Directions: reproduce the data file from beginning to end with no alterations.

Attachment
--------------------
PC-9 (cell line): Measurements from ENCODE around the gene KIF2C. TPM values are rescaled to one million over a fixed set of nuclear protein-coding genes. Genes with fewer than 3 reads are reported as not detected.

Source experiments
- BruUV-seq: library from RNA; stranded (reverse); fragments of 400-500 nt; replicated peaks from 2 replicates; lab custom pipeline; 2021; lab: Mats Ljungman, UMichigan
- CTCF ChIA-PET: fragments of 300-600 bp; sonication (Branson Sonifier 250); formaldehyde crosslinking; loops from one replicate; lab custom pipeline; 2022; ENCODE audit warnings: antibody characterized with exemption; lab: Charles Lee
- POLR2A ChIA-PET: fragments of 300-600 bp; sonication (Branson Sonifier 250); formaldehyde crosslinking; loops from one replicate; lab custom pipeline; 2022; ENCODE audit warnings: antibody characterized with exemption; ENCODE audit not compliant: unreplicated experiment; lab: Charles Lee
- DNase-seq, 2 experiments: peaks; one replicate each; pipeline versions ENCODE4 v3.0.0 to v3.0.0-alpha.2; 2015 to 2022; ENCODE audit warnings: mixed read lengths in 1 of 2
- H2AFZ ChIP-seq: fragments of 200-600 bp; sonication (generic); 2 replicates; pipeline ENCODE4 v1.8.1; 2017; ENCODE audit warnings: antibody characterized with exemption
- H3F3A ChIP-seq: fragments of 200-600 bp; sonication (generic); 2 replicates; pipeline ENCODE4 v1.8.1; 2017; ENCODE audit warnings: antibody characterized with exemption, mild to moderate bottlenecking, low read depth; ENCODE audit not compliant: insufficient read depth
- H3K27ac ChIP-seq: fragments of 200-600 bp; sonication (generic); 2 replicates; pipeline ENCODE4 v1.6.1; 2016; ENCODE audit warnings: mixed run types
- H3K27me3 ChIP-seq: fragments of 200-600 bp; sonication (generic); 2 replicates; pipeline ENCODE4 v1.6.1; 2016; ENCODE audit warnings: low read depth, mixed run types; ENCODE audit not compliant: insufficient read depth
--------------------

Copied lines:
PC-9 (cell line): Measurements from ENCODE around the gene KIF2C. TPM values are rescaled to one million over a fixed set of nuclear protein-coding genes. Genes with fewer than 3 reads are reported as not detected.

Source experiments
- BruUV-seq: library from RNA; stranded (reverse); fragments of 400-500 nt; replicated peaks from 2 replicates; lab custom pipeline; 2021; lab: Mats Ljungman, UMichigan
- CTCF ChIA-PET: fragments of 300-600 bp; sonication (Branson Sonifier 250); formaldehyde crosslinking; loops from one replicate; lab custom pipeline; 2022; ENCODE audit warnings: antibody characterized with exemption; lab: Charles Lee
- POLR2A ChIA-PET: fragments of 300-600 bp; sonication (Branson Sonifier 250); formaldehyde crosslinking; loops from one replicate; lab custom pipeline; 2022; ENCODE audit warnings: antibody characterized with exemption; ENCODE audit not compliant: unreplicated experiment; lab: Charles Lee
- DNase-seq, 2 experiments: peaks; one replicate each; pipeline versions ENCODE4 v3.0.0 to v3.0.0-alpha.2; 2015 to 2022; ENCODE audit warnings: mixed read lengths in 1 of 2
- H2AFZ ChIP-seq: fragments of 200-600 bp; sonication (generic); 2 replicates; pipeline ENCODE4 v1.8.1; 2017; ENCODE audit warnings: antibody characterized with exemption
- H3F3A ChIP-seq: fragments of 200-600 bp; sonication (generic); 2 replicates; pipeline ENCODE4 v1.8.1; 2017; ENCODE audit warnings: antibody characterized with exemption, mild to moderate bottlenecking, low read depth; ENCODE audit not compliant: insufficient read depth
- H3K27ac ChIP-seq: fragments of 200-600 bp; sonication (generic); 2 replicates; pipeline ENCODE4 v1.6.1; 2016; ENCODE audit warnings: mixed run types
- H3K27me3 ChIP-seq: fragments of 200-600 bp; sonication (generic); 2 replicates; pipeline ENCODE4 v1.6.1; 2016; ENCODE audit warnings: low read depth, mixed run types; ENCODE audit not compliant: insufficient read depth